Foreigners Cannot Join Rallies?


“Foreigners have no business joining rallies here as it is tantamount to interfering in our country’s domestic political activities,” Immigration Commissioner Marcelino Libanan said in a statement. (Source:

Under the law, the Bureau of Immigration (BI) has two broad responsibilities: (1) admit, register, and monitor desirable aliens; and (2) to exclude or deport undesirable aliens.

From the above-said assertion, it seems that if an alien joins a political rally (to be specific), he becomes undesirable under the eyes of the government.  Although there is an ocean of difference between being legally undesirable than merely being annoying, noxious or simply vigilant, Commissioner Libanan appears to see no distinction whatsoever.

The overbroad concept of undesirability as applied in this case is dangerous since it is open to abuse when it comes to its application or implementation.  For one, a domestic political activity may be considered as much an international in impact than local.  And with this era of interdependence between States in the community of nations, a country’s political situation cannot be totally brushed aside or ignored by other nations by simply saying that an otherwise harmless act committed by an alien meddles with a country’s domestic political activity.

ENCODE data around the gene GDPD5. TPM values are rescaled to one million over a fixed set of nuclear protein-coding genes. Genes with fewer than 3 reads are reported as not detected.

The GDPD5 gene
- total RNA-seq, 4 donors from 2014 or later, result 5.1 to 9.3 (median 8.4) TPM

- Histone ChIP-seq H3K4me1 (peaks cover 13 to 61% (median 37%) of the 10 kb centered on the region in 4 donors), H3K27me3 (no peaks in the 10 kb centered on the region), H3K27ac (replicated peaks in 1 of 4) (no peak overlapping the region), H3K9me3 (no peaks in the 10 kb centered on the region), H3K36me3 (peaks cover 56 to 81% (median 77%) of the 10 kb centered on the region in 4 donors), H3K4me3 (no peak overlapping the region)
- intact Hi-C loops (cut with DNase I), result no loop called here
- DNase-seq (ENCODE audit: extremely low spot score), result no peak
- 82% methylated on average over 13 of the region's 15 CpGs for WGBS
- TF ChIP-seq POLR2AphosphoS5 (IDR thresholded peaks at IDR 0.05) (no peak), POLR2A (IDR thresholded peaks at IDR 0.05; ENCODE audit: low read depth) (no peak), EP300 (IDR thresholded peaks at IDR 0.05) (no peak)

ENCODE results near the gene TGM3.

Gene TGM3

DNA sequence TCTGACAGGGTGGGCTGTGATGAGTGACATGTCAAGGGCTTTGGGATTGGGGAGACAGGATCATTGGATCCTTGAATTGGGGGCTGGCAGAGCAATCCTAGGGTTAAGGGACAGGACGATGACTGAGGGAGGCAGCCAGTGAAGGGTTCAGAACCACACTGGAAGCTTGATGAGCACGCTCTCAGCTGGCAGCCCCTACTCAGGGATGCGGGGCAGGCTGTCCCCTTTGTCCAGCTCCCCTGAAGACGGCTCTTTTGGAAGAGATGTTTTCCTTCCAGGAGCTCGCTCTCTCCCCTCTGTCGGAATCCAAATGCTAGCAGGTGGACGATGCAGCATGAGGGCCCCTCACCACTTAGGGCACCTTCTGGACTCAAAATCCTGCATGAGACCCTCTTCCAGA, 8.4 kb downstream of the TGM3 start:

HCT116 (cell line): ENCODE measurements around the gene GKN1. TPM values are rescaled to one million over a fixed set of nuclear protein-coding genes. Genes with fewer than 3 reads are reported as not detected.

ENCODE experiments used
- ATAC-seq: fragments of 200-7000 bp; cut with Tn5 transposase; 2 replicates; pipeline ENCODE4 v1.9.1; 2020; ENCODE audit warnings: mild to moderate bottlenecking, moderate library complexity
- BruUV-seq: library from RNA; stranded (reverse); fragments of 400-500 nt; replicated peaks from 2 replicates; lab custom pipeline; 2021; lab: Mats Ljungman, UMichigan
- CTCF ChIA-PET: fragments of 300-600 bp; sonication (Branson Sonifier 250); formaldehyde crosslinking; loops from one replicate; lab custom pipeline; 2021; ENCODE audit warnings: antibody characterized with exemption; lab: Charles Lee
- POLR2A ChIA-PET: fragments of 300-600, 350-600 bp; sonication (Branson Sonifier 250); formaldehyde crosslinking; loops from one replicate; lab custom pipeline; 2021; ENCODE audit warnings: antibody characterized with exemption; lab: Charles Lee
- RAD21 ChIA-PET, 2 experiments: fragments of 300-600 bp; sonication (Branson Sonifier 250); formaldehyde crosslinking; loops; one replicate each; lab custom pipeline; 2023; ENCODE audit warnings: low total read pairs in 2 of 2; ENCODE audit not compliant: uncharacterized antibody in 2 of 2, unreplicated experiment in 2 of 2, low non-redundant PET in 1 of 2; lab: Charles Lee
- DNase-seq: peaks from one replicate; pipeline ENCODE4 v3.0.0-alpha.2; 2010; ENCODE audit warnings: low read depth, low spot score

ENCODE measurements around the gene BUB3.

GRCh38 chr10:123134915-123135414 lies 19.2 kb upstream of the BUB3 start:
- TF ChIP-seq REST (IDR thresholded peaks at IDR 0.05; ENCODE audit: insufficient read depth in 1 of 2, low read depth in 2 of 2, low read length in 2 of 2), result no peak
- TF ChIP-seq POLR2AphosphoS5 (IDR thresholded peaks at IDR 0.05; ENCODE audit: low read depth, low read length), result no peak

Still, it can be argued that the proper person to raise or object or even express it’s view regarding their stand to other nation’s political issues is that other State(s) through diplomatic channels and not the wandering alien who owes the receiving State a little bit more of its allegiance and respect.  In international law, however, we have international organizations as recognized subjects or players in the international arena of politics.  Thus, these aliens who represent their international organization cannot be singled out as the ones who really become undesirable as they are only pions in this political masquerade of our times.

On the meager side of internationally binding covenants – the UDHR, among others – to deport or expel an alien for reasons of political belief or disbelief which do not even constitute a municipal law crime at the very least, is in a clear reckless disregard of a commitment timely-honored in the concept of pacta sunt servanda.

Rallies have at one time-another toppled Philippine governments.  Sadly, though, it is the act of rallying which became “Sauron’s Ring” and not the evil committed by guilty public officers.  We saw the crowd but not the purpose.  And that mentality has stuck into us already.

Lastly, nowhere in the Philippine Immigration Act of 1940 is it stated that the mere act of rallying or joining a rally constitute an offense against the receiving State (Philippines) or its government.   I agree, however, that “foreigners have no business joining rallies here.”  But, to my mind, they are not per se committing any wrong against the Philippines if ever they join in one.

Graphics Credit: Murderdoll17 of

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